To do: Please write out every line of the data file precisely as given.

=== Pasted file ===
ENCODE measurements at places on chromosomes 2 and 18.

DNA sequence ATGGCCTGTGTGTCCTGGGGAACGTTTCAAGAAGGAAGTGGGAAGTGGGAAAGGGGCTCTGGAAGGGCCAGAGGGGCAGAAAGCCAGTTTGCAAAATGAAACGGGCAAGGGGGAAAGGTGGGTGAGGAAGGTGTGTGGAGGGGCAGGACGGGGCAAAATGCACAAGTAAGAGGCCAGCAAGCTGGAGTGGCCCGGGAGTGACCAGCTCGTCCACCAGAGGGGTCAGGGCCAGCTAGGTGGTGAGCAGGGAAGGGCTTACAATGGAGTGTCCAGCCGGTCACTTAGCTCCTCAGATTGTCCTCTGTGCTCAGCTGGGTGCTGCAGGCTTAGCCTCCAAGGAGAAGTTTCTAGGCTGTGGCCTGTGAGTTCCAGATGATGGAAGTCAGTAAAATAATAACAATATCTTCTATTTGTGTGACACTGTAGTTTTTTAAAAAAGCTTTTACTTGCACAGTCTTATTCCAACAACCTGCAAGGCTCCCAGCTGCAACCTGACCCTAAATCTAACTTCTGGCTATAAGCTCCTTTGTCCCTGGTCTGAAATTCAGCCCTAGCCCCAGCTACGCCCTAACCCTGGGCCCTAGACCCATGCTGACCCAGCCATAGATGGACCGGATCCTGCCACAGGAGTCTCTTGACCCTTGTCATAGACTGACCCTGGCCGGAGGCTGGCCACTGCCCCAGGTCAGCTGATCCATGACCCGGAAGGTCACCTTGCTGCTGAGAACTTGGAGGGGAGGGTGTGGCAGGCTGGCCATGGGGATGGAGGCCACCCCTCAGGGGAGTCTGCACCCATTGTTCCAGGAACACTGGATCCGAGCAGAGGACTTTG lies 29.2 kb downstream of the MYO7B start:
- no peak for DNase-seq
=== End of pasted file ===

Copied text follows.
ENCODE measurements at places on chromosomes 2 and 18.

DNA sequence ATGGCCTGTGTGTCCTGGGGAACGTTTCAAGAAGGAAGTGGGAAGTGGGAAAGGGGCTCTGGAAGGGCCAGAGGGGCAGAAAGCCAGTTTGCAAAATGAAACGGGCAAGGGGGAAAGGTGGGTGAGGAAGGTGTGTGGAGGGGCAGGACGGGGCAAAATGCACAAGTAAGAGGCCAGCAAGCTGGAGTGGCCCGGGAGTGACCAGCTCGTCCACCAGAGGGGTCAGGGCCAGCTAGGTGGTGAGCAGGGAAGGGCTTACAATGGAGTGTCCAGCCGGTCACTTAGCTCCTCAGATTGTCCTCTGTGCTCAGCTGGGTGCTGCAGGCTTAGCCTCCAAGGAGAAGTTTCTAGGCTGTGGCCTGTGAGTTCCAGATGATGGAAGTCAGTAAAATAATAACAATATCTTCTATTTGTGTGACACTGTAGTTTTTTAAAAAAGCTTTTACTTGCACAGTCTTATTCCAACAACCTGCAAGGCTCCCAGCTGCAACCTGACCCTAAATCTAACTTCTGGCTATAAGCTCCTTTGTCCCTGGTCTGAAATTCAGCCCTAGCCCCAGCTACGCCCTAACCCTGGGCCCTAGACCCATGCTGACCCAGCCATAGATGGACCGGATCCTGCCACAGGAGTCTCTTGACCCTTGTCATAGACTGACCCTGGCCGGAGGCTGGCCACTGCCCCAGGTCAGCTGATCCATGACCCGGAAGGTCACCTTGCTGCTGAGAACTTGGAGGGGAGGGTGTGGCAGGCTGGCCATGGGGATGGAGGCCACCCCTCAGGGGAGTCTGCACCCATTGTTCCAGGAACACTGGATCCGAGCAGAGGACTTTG lies 29.2 kb downstream of the MYO7B start:
- no peak for DNase-seq